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LCI and SACE sign cooperation agreement

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LCI and SACE have signed a cooperation agreement, to enhance trade opportunities between Lebanon and Italy by supporting SMEs. The expertise and know-how of both entities will be extended to SMEs, along with training programs and technical assistance offered to financial institutions and commercial banks, as result of this agreement.

SMEs make up the majority of business institutions in both Italy and Lebanon, employing a large proportion of the national workforce. Thus, supporting their growth and enhancing trade opportunities, through trade credit insurance and the sharing of expertise, contributes towards a more prosperous economy.

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LCI appoints Dominique Charpentier as its new Chairman

The Lebanese Credit Insurer (LCI), has appointed Dominque Charpentier as its new Chairman at its Annual General Meeting held in May, 2017.

Charpentier led a seasoned career with extensive experience in the realms of finance and credit insurance, having held senior financial positions in corporations, namely CFO of SCOA and PINAULT Groups and then moving on to become Deputy CEO of Société Marseillaise de Crédit. In 1995, Charpentier ventured into the Credit Insurance industry, within the Euler Group where he was successively Deputy CEO of Cobac Benelux, CEO of Société Française de Factoring and CEO of Eurofactor. In 2002, he moved to Atradius Group, assuming the role of Managing Director of several divisions of the Group: Atradius Factoring, Atradius Bonding, Atradius Instalment Credit Protection and Atradius Credit Insurance Italy.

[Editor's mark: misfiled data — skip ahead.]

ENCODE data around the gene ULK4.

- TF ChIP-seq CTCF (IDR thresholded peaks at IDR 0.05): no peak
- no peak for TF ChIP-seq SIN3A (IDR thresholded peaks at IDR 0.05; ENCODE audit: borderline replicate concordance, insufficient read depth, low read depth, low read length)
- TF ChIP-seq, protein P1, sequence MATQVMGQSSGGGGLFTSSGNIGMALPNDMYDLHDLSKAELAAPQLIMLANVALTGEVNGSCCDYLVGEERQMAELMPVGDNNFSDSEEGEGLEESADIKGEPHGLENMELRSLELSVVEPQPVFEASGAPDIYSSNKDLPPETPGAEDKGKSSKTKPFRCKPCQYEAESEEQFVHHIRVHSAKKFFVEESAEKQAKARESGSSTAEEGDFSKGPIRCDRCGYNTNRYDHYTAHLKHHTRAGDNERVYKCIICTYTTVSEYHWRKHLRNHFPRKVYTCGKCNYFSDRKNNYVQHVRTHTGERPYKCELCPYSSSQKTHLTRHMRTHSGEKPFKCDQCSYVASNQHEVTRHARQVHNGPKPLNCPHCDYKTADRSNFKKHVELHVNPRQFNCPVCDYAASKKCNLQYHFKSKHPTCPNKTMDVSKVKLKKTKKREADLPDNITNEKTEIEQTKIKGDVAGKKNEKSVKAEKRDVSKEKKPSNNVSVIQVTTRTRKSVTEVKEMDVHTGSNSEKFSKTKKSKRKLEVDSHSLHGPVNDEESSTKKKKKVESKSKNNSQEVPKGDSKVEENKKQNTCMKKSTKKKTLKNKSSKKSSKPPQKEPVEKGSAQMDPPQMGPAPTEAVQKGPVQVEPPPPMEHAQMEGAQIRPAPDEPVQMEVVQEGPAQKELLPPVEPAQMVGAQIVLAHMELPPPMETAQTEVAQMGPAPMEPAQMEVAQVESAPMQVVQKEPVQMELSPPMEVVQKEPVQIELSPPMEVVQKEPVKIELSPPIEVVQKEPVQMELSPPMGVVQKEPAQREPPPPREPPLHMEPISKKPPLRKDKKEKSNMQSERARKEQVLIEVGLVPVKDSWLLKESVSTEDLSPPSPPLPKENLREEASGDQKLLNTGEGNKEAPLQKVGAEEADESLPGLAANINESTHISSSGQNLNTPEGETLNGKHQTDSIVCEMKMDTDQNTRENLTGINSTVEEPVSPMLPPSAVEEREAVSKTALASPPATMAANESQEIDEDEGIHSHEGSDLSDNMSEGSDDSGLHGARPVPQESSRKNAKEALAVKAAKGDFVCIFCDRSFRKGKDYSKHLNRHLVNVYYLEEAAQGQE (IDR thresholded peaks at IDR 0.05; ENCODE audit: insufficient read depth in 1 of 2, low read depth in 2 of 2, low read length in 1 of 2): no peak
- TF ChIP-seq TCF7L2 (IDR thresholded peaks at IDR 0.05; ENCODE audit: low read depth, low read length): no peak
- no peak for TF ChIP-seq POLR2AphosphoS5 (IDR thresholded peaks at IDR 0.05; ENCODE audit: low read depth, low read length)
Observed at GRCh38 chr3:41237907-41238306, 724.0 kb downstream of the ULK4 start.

He then joined the Management Board of Atradius as Chief Insurance Operations Officer in 2013.

Throughout his career, he held numerous Board member positions in professional organizations across Europe, of which: In France, as Director of Association des Sociétés Financières (ASF); in Belgium as Director of Beroep Vereniging van het Krediet (BVK), and on an international level as Director and Chairman of International Factors Group (IFG).

In January 2017, Charpentier retired, and now serves as Chairman of the Supervisory Board of Graydon Holding NV in the Netherlands and has been newly appointed as the Chairman of LCI.

Charpentier graduated from Institut d’Etudes Politiques de Paris.

In his capacity as Chairman of LCI, Charpentier will bring his wide experience to support the company in implementing its growth strategy and in its development and expansion. Charpentier succeeds Gerard van Brakel who has been chairing LCI since it was founded in 2001.